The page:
Percutaneous mitral-valve repair appears futile
Percutaneous mitral-valve repair with MitraClip failed to improve clinical outcomes in chronic heart failure (HF) patients with severe secondary mitral regurgitation, according to the MITRA-FR study presented at the European Society of Cardiology (ESC) Congress 2018.
“Our study showed that reduction in mitral regurgitation achieved with percutaneous mitral-valve repair did not translate into a clinical benefit in HF patients,” said principal investigator Professor Jean-Francois Obadia of the Civil Hospices of Lyon, France. “There is no reason to perform this procedure in all HF patients with secondary mitral regurgitation. Further randomized trials are needed to identify subgroups of patients who may benefit from percutaneous mitral-valve repair.”
The study included 304 patients who had symptomatic CHF despite optimal medical therapy, severe secondary mitral regurgitation, left ventricular ejection fraction (LVEF) between 15 percent and 40 percent, and at least one episode of hospitalization for HF within 12 months. They were randomized to undergo percutaneous mitral-valve repair with the MitraClip device plus medical therapy, or medical therapy alone. [N Engl J Med 2018, doi: 10.1056/NEJMoa1805374]
Among patients who were randomized to undergo percutaneous mitral-valve repair with MitraClip, 95.8 percent had the device successfully implanted. At the time of discharge from hospital, 95.1 percent of patients had a reduction in mitral regurgitation severity of at least one grade, 91.9 percent had reduction of mitral regurgitation severity to grade 2+ or lower, and 75.6 percent had reduction to grade 0+ to 1+. The procedure was generally safe.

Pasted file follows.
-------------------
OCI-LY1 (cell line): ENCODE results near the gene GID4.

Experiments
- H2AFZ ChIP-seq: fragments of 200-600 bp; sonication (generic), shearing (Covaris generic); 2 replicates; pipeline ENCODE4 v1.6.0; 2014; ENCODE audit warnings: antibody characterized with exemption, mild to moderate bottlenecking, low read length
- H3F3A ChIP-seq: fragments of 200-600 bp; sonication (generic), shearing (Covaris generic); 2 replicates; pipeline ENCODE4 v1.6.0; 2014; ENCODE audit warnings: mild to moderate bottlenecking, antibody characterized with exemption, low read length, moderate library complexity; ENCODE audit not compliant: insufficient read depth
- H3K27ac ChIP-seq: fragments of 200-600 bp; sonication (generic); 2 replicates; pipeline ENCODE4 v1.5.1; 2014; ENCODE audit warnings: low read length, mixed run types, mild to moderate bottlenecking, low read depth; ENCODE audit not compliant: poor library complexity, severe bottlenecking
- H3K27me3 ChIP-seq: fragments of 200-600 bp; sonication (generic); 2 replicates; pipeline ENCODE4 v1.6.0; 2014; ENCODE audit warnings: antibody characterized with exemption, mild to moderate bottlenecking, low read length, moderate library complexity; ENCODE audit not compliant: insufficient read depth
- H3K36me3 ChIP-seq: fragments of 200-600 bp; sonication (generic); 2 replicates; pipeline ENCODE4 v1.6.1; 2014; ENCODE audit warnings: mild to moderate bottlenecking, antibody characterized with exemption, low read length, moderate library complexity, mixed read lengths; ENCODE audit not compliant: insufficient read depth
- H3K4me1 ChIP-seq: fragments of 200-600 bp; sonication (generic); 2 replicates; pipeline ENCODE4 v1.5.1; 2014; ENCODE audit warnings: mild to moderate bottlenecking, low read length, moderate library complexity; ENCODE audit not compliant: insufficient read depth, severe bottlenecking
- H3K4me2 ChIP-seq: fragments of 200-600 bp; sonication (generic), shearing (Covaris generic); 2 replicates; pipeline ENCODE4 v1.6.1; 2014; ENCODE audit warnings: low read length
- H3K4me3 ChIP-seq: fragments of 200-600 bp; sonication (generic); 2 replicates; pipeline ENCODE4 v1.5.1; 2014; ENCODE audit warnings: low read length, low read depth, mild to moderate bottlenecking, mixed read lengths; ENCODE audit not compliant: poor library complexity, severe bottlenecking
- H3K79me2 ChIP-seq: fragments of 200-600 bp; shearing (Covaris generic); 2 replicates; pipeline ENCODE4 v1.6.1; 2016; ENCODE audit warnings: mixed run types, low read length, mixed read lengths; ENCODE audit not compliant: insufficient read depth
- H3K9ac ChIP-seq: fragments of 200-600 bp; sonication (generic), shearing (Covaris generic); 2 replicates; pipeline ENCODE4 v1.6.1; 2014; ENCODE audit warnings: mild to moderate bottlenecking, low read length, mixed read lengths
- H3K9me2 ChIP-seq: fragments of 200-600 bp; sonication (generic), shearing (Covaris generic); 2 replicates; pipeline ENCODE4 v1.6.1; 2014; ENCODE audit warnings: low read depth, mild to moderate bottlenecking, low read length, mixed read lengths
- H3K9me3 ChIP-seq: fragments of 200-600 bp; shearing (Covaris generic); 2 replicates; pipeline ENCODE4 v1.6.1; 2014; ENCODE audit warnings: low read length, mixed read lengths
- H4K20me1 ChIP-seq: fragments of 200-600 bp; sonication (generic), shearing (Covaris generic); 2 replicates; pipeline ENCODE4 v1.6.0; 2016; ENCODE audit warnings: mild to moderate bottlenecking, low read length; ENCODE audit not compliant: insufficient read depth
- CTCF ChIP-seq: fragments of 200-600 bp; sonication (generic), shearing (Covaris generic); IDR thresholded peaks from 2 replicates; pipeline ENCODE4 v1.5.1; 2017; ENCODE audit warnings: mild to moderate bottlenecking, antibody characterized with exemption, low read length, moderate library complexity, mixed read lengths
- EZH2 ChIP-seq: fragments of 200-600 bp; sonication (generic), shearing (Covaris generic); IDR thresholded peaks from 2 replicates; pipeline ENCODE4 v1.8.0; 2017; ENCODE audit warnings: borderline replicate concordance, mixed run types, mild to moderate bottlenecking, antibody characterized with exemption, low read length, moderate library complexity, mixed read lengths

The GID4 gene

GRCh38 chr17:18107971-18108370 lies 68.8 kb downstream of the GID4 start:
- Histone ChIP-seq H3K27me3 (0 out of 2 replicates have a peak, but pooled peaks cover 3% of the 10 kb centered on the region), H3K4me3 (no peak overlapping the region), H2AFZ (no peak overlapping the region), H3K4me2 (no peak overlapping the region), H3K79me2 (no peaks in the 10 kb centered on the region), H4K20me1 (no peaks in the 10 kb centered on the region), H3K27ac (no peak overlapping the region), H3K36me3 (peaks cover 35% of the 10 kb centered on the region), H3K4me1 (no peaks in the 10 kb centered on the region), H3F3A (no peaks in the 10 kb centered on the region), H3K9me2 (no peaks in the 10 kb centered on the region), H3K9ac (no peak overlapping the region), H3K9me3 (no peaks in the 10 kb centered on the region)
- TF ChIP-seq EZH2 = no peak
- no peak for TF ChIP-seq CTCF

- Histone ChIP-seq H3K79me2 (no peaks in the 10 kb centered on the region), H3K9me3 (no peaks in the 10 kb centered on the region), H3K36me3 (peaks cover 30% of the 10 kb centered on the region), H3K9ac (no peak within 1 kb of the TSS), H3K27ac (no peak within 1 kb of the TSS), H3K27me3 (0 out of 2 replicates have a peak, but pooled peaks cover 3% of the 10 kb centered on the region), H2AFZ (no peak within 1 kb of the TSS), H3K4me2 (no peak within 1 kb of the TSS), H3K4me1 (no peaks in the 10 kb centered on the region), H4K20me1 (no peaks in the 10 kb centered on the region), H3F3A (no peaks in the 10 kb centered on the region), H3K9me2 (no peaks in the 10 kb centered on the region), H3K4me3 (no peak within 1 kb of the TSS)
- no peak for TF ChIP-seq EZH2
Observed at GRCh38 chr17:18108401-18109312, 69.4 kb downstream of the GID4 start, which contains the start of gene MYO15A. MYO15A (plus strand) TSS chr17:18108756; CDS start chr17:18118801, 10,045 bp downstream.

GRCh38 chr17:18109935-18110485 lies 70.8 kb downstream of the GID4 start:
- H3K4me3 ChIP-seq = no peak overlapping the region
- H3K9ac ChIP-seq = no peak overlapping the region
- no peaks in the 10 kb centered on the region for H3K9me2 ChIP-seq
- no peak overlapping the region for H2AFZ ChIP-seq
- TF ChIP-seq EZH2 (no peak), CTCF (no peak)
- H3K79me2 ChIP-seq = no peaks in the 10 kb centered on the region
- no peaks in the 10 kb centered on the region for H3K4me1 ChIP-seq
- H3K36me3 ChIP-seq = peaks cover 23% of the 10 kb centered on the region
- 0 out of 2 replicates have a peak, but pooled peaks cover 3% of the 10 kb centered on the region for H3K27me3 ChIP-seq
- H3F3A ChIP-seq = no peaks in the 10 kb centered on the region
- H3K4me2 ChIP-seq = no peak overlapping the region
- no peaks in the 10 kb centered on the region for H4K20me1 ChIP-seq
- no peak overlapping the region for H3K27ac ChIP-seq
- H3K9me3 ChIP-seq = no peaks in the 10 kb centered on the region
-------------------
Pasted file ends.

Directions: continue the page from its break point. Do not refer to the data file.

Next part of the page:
In the intent-to-treat population, the composite primary endpoint of all-cause mortality or unplanned rehospitalization for HF at 12 months failed to demonstrate a significant difference favouring percutaneous mitral-valve repair plus medical therapy vs medical therapy alone (54.6 percent vs 51.3 percent; odds ratio, 1.16; 95 percent confidence interval [CI], 0.73 to 1.84; p=0.53). The rate of all-cause death was 24.3 percent in patients receiving percutaneous mitral-valve repair plus medical therapy vs 22.4 percent in those receiving medical therapy alone (p=0.66), while the rate of HF rehospitalization was 48.7 percent vs 47.4 percent (p=0.47). Similar findings were noted in the per-protocol analysis.
“The results were also similar across all prespecified subgroups, including patients with LVEF <30 percent vs ≥30 percent, as well as those with mitral regurgitant orifice <30 mm2 vs 30-40 mm2 vs >40 mm2,” added Obadia.
Prospective registry studies suggest that percutaneous mitral-valve repair can reduce symptoms and improve functional capacity and quality of life in patients with secondary mitral regurgitation. However, it has remained uncertain whether adding percutaneous mitral-valve repair to medical treatment has a beneficial effect on hard clinical outcomes.
“The MITRA-FR study showed that percutaneous correction of secondary mitral regurgitation was safe and effective, but failed to translate into improved outcomes,” concluded Obadia. “This suggests that the poor clinical outcomes in this patient population is more due to the underlying cardiomyopathy than mitral regurgitation. Mitral regurgitation is probably just a marker of severity.”